The rioting at the nation’s Capitol building in Washington, D.C., last Wednesday set off a torrent of emotions here in Douglas County.

Shock, outrage, comparisons to other riots and protests, questions about who the instigators were and calls for removal of President Donald Trump and others in office were expressed on the Echo Press Facebook page.

The Echo Press reached out to local state legislators to get their reaction to what some have described as a failed coup attempt that left five people dead.

Sen. Bill Ingebrigtsen, R-Alexandria: “As guided by our constitution, Americans have a right to protest, but the violence seen yesterday (Jan. 6) at the Capitol is never the answer. The United States is a nation of laws that must be strictly followed and enforced. I am thankful for the law enforcement, National Guard, and other first responders for their service and efforts to restore order in the chaos that unfolded yesterday.”

Rep. Paul Anderson, R-Starbuck: This type of behavior should never be tolerated. It was a sad day for our country. It was heartening, though, that Congress was able to resume its work later in the day.”

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Rep. Mary Franson, R-Alexandria: “All violence must be strongly condemned. During the violence in Minneapolis over the summer I said that those who participate in unlawful behavior must be held accountable, and the same must be applied to those who attacked the Capitol. I am praying for our country during this extraordinary time. Americans need to come together united in our love for this nation and respect for the freedoms we are all given.”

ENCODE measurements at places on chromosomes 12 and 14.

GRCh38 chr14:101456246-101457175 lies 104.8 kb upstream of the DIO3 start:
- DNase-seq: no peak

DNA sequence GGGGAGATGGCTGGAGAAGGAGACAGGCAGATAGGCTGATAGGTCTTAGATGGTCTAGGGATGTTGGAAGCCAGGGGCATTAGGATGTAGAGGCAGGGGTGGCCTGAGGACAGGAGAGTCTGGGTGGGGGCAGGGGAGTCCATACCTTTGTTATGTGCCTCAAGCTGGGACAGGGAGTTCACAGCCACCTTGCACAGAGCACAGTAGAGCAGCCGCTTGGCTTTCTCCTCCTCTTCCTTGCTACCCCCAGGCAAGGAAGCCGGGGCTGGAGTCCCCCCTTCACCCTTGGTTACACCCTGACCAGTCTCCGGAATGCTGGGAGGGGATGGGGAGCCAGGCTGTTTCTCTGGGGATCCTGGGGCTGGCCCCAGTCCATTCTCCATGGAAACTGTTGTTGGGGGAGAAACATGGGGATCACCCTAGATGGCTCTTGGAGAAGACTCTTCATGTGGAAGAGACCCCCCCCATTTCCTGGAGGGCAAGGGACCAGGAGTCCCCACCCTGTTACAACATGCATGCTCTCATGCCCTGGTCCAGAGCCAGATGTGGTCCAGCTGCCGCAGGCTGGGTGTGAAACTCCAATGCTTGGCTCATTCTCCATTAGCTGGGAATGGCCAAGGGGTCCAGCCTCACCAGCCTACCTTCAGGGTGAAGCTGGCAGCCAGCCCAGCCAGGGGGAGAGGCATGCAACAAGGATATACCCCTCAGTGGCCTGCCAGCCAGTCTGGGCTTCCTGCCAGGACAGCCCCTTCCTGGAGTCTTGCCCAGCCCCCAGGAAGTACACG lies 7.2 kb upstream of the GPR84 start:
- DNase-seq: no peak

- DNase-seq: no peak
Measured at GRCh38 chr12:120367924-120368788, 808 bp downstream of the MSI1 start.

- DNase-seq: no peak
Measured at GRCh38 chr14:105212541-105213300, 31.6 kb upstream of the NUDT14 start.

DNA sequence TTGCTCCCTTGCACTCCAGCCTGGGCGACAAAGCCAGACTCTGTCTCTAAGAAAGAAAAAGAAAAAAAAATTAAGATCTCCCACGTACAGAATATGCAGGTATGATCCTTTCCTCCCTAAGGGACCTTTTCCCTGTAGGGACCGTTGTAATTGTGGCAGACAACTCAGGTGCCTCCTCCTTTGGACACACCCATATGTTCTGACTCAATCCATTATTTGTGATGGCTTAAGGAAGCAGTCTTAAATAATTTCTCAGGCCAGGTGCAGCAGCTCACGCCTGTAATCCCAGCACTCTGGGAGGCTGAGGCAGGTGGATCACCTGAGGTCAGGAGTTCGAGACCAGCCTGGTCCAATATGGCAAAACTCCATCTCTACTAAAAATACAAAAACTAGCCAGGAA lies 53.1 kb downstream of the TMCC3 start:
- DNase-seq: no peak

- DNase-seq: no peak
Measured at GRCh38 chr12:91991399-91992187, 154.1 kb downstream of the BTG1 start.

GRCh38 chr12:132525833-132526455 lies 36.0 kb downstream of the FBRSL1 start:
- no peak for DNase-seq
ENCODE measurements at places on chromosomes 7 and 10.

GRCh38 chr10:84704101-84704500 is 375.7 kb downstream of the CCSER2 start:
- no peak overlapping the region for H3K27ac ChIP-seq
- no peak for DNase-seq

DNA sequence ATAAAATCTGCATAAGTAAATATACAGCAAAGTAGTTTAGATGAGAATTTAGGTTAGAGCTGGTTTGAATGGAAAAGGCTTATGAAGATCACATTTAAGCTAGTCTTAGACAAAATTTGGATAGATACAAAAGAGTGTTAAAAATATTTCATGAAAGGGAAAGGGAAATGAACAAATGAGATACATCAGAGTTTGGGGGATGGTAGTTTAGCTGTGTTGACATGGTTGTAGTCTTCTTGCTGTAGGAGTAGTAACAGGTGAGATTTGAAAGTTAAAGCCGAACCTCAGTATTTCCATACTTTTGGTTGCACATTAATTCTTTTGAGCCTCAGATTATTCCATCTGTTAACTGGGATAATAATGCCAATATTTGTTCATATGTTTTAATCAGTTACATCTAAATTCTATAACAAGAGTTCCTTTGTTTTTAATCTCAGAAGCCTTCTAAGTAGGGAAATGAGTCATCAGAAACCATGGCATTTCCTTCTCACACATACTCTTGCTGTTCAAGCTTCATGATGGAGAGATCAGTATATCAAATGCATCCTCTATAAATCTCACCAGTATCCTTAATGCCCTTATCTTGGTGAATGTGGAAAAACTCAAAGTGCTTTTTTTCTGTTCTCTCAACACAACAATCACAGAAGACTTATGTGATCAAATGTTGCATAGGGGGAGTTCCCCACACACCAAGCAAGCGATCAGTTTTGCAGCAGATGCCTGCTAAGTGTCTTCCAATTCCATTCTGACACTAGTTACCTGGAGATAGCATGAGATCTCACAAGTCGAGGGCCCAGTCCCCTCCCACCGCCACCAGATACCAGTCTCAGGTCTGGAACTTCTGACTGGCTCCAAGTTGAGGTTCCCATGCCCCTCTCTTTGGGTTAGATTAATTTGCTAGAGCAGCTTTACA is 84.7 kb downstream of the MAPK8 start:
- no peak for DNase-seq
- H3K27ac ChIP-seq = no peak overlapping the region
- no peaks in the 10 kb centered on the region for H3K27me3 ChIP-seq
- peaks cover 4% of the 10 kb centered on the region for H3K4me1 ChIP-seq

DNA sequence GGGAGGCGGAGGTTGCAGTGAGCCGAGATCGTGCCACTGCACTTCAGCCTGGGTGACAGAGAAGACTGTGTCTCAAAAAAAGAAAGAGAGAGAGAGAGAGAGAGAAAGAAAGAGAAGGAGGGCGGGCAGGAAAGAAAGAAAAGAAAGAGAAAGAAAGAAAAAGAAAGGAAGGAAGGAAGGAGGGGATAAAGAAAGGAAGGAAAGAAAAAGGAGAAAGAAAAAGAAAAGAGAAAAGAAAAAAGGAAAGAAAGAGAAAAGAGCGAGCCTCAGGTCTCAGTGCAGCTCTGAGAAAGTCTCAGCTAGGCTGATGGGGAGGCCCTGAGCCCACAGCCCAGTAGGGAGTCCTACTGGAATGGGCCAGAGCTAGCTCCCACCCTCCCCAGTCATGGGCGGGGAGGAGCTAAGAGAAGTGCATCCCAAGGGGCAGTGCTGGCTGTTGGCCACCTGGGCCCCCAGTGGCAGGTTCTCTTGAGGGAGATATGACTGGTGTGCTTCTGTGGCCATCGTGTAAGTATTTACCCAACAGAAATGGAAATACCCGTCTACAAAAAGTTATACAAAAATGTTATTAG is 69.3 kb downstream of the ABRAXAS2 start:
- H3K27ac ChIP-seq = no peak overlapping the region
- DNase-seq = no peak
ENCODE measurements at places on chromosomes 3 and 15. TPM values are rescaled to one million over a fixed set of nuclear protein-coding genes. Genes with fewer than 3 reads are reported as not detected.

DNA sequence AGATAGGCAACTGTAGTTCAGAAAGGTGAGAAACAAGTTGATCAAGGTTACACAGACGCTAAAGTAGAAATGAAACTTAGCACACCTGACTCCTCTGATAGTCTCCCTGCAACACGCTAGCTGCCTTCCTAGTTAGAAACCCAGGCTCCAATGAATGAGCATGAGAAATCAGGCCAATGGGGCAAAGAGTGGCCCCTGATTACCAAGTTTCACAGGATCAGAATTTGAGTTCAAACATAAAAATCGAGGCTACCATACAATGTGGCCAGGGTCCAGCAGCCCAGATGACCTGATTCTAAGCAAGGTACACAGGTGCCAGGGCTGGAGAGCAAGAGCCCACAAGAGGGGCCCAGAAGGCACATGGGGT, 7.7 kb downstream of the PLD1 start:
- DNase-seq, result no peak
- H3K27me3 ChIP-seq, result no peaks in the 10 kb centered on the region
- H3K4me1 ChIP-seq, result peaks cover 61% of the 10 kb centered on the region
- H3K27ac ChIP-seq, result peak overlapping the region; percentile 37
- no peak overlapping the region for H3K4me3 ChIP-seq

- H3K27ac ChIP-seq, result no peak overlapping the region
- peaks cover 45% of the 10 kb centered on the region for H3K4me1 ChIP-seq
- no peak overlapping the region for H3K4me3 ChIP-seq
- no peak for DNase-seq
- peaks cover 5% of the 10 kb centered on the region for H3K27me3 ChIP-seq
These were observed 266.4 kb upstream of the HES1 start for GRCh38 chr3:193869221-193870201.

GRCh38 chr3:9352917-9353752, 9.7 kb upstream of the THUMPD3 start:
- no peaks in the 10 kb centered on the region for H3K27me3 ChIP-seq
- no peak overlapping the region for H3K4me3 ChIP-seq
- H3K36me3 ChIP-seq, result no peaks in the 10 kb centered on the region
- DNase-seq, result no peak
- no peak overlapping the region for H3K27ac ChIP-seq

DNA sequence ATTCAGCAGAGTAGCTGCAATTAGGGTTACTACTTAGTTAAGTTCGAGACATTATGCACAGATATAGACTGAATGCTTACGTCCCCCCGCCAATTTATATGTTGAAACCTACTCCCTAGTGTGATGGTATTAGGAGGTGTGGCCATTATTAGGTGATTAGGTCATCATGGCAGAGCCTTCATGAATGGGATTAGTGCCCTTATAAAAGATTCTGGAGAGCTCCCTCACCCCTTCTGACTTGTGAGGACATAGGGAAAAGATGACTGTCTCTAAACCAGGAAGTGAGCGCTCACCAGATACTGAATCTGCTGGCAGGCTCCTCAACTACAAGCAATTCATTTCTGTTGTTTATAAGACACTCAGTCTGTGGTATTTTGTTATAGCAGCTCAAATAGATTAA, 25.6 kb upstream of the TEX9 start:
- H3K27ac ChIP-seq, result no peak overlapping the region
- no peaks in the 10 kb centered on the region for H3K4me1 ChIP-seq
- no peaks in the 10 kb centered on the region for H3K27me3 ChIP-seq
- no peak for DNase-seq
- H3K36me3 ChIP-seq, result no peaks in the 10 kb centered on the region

On the day of the riots, Franson, according to media reports, attended a peaceful “Storm the Capitol” rally at the Minnesota Capitol in St. Paul, followed by a peaceful protest outside the governor’s office. The four-hour protest drew about 500, according to media reports. The Star Tribune of Minneapolis reported that the gathering mixed violent rhetoric with jubilation.

Minnesota Public Radio reported that many at the rally cheered as they received word that rioters had breached the U.S. Capitol.

Here’s a sample of some of the postings on the Echo Press Facebook page to various stories about the riots:

Shawn Olson: “Can you imagine if civil rights protesters did this? The cops would have fired live rounds.”

Jake Dibley: “Start calling for impeachment and immediate removal of all those accountable. Including Trump. Fascism and terrorism has no place in our country and Democratic leaders need to make it happen ASAP.”

Mike Geithman: “Soooo I guess Walz letting Minneapolis burn for three days, the almost month long of Seattle’s ‘autonomous’ zone and so much more was what? Acceptable?”

Susan Noesen: “Our Capitol was breached, incomprehensible.”

Kerry Hoeschen: “This is domestic terrorism. An attack on our nation's capital incited by the sitting president. ‘Trump Supporter’ shall now and forever be analogous to ‘Anti-American.’ Shame.”

Jesse Batesole: “10 years of prison for all of them, per Trump's Monuments Act.”

Jake Fischer: “As someone who was there and spoke with someone that got into the Capitol, it sounds like there was a mixture of actual Trump supporters and antifa. The guy I spoke with supported Trump, but he said some of the others in there seemed to be acting. I met a ton of really great people there that just wanted to see fair elections and freedom for the most part. The bad actors we’re definitely the minority and I believe they were antifa in disguise.”

Jeremy Seymour: “Treasonous attempted coup. Incited by a sitting president, it is very shameful. It’s sad what damage this will do to the Republican party.”

And there was this eight-word exchange between two Facebook commenters that seems to sum up the divisiveness that is still taking place:

“President needs to be removed.”

“Shut up lady!!”